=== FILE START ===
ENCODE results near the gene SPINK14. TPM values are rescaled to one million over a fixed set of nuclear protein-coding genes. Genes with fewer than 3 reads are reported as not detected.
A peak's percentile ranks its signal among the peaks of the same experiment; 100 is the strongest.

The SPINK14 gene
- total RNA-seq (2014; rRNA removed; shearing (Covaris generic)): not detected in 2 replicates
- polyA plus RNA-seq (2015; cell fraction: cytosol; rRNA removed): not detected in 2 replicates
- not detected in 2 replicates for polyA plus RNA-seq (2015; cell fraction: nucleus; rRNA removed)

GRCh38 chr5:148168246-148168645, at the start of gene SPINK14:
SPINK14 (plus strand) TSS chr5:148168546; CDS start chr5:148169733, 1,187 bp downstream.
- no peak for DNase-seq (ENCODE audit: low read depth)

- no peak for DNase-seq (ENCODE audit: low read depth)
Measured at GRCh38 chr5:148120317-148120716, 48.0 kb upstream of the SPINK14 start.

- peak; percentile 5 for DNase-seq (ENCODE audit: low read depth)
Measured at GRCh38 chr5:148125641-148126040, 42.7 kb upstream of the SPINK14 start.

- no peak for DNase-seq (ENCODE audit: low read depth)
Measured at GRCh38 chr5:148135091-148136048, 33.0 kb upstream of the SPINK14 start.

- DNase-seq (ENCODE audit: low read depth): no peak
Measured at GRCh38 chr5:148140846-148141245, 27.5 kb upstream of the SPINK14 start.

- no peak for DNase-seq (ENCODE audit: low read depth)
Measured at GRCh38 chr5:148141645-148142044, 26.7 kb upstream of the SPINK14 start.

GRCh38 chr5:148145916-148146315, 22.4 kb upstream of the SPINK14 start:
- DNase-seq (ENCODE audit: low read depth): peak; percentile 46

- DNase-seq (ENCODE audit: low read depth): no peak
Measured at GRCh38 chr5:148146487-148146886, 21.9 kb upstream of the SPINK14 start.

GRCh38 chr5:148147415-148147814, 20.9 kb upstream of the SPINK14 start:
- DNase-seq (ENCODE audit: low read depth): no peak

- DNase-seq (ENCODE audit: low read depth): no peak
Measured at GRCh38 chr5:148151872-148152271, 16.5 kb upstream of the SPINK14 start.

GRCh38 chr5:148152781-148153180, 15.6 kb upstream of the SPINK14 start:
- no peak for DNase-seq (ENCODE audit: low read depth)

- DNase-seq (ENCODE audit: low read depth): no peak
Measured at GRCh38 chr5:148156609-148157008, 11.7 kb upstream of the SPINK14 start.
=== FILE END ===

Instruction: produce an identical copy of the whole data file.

ENCODE results near the gene SPINK14. TPM values are rescaled to one million over a fixed set of nuclear protein-coding genes. Genes with fewer than 3 reads are reported as not detected.
A peak's percentile ranks its signal among the peaks of the same experiment; 100 is the strongest.

The SPINK14 gene
- total RNA-seq (2014; rRNA removed; shearing (Covaris generic)): not detected in 2 replicates
- polyA plus RNA-seq (2015; cell fraction: cytosol; rRNA removed): not detected in 2 replicates
- not detected in 2 replicates for polyA plus RNA-seq (2015; cell fraction: nucleus; rRNA removed)

GRCh38 chr5:148168246-148168645, at the start of gene SPINK14:
SPINK14 (plus strand) TSS chr5:148168546; CDS start chr5:148169733, 1,187 bp downstream.
- no peak for DNase-seq (ENCODE audit: low read depth)

- no peak for DNase-seq (ENCODE audit: low read depth)
Measured at GRCh38 chr5:148120317-148120716, 48.0 kb upstream of the SPINK14 start.

- peak; percentile 5 for DNase-seq (ENCODE audit: low read depth)
Measured at GRCh38 chr5:148125641-148126040, 42.7 kb upstream of the SPINK14 start.

- no peak for DNase-seq (ENCODE audit: low read depth)
Measured at GRCh38 chr5:148135091-148136048, 33.0 kb upstream of the SPINK14 start.

- DNase-seq (ENCODE audit: low read depth): no peak
Measured at GRCh38 chr5:148140846-148141245, 27.5 kb upstream of the SPINK14 start.

- no peak for DNase-seq (ENCODE audit: low read depth)
Measured at GRCh38 chr5:148141645-148142044, 26.7 kb upstream of the SPINK14 start.

GRCh38 chr5:148145916-148146315, 22.4 kb upstream of the SPINK14 start:
- DNase-seq (ENCODE audit: low read depth): peak; percentile 46

- DNase-seq (ENCODE audit: low read depth): no peak
Measured at GRCh38 chr5:148146487-148146886, 21.9 kb upstream of the SPINK14 start.

GRCh38 chr5:148147415-148147814, 20.9 kb upstream of the SPINK14 start:
- DNase-seq (ENCODE audit: low read depth): no peak

- DNase-seq (ENCODE audit: low read depth): no peak
Measured at GRCh38 chr5:148151872-148152271, 16.5 kb upstream of the SPINK14 start.

GRCh38 chr5:148152781-148153180, 15.6 kb upstream of the SPINK14 start:
- no peak for DNase-seq (ENCODE audit: low read depth)

- DNase-seq (ENCODE audit: low read depth): no peak
Measured at GRCh38 chr5:148156609-148157008, 11.7 kb upstream of the SPINK14 start.